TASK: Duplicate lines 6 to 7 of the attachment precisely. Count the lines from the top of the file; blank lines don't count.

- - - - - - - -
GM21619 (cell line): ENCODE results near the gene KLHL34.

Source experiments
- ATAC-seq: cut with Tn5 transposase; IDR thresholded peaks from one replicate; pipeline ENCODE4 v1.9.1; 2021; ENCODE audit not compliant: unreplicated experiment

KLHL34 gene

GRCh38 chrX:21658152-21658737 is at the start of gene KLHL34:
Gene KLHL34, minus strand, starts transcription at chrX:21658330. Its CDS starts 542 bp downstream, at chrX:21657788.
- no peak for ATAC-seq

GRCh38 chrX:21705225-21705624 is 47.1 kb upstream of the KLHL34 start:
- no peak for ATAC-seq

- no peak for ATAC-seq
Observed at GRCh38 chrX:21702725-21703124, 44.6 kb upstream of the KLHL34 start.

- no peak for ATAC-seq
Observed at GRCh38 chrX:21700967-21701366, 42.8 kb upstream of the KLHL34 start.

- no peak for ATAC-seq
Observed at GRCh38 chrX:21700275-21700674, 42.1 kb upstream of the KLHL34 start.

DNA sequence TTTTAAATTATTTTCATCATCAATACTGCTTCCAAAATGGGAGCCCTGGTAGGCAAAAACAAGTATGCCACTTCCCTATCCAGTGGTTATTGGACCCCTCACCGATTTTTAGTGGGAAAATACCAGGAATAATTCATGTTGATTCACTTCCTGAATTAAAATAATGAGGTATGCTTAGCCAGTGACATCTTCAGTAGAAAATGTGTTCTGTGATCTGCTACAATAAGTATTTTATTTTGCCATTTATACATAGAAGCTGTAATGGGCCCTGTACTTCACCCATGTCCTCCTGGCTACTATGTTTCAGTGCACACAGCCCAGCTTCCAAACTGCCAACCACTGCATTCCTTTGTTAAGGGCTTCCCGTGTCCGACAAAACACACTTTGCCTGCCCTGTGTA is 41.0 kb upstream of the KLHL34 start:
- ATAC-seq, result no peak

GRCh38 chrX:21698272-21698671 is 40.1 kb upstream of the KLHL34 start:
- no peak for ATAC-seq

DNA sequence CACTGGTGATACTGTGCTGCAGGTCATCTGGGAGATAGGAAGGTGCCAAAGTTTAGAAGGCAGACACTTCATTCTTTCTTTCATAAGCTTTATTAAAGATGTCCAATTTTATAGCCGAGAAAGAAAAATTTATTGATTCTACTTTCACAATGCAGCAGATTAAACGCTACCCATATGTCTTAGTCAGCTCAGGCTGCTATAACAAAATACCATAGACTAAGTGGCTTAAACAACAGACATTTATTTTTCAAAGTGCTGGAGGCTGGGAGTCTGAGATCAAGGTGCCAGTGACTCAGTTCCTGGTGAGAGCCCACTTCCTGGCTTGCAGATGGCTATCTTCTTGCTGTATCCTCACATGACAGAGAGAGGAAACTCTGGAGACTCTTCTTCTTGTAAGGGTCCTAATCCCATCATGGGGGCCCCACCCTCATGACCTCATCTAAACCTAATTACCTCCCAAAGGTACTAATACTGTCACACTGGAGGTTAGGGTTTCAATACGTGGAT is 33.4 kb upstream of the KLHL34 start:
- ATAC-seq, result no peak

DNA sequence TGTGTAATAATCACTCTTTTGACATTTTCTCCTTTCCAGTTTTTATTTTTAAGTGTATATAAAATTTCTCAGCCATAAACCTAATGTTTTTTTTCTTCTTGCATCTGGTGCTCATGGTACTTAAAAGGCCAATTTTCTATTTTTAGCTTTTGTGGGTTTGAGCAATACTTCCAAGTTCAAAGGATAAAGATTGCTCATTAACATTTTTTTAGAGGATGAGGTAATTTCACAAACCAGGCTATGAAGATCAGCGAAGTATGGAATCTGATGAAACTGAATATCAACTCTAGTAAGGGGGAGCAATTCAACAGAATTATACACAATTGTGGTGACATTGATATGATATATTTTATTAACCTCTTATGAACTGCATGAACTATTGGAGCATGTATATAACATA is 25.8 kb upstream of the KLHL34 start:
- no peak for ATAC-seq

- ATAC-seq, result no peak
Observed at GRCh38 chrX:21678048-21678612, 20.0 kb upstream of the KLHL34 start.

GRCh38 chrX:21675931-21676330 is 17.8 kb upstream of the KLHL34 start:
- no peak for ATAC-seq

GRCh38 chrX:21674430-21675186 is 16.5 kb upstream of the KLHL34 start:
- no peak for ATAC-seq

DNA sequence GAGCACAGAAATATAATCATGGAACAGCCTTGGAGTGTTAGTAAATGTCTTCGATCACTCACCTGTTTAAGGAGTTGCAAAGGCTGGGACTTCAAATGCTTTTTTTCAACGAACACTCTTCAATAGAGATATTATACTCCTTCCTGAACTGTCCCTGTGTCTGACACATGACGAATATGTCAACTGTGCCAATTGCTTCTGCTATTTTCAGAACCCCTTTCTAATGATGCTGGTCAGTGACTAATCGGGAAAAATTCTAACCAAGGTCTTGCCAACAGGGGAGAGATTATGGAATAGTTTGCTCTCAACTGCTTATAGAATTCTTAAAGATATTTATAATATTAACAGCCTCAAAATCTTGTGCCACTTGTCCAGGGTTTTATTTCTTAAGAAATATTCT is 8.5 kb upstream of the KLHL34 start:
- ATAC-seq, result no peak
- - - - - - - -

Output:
Gene KLHL34, minus strand, starts transcription at chrX:21658330. Its CDS starts 542 bp downstream, at chrX:21657788.
- no peak for ATAC-seq